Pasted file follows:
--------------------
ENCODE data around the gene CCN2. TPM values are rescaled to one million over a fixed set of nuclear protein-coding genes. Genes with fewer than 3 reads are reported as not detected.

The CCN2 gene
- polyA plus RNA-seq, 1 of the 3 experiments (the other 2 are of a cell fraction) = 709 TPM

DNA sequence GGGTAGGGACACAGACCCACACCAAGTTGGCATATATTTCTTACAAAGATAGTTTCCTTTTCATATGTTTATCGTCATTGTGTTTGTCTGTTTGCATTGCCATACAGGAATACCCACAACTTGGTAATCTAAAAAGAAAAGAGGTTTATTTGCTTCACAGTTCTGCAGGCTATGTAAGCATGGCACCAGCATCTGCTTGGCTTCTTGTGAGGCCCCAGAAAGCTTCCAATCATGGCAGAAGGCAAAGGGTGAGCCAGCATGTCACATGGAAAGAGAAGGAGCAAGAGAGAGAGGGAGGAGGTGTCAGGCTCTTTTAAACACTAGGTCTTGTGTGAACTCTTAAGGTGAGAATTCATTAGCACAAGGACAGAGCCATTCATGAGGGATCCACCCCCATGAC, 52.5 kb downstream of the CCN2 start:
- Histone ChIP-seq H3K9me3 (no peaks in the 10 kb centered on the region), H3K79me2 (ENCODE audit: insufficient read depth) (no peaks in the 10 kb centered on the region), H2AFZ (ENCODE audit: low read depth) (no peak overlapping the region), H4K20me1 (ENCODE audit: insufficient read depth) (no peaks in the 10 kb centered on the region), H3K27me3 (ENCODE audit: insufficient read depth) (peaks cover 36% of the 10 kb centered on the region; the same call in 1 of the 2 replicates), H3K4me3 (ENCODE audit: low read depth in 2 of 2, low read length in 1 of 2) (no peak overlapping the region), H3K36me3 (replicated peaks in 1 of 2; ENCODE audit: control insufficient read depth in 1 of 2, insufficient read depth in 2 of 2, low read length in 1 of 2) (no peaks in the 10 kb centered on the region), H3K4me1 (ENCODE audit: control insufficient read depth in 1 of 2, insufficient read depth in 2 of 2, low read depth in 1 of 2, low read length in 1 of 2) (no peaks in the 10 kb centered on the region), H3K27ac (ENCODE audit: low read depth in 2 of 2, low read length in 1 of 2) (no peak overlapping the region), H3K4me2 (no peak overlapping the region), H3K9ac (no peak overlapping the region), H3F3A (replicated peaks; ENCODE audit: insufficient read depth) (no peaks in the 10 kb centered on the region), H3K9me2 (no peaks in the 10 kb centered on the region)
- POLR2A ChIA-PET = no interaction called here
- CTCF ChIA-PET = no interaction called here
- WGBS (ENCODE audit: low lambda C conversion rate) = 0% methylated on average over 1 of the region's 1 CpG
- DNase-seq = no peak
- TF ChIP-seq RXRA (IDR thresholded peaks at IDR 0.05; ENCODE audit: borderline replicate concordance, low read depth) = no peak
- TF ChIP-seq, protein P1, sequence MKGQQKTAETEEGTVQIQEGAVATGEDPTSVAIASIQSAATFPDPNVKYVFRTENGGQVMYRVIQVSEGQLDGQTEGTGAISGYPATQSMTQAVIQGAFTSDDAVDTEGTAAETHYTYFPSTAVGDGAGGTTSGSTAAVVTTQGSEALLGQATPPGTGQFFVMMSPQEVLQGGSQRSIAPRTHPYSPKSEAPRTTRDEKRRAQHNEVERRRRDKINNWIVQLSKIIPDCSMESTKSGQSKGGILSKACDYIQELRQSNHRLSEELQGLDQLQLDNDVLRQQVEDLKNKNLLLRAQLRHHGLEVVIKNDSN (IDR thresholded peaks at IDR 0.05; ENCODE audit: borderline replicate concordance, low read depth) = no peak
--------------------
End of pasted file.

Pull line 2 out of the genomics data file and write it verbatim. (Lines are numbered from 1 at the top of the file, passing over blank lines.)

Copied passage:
The CCN2 gene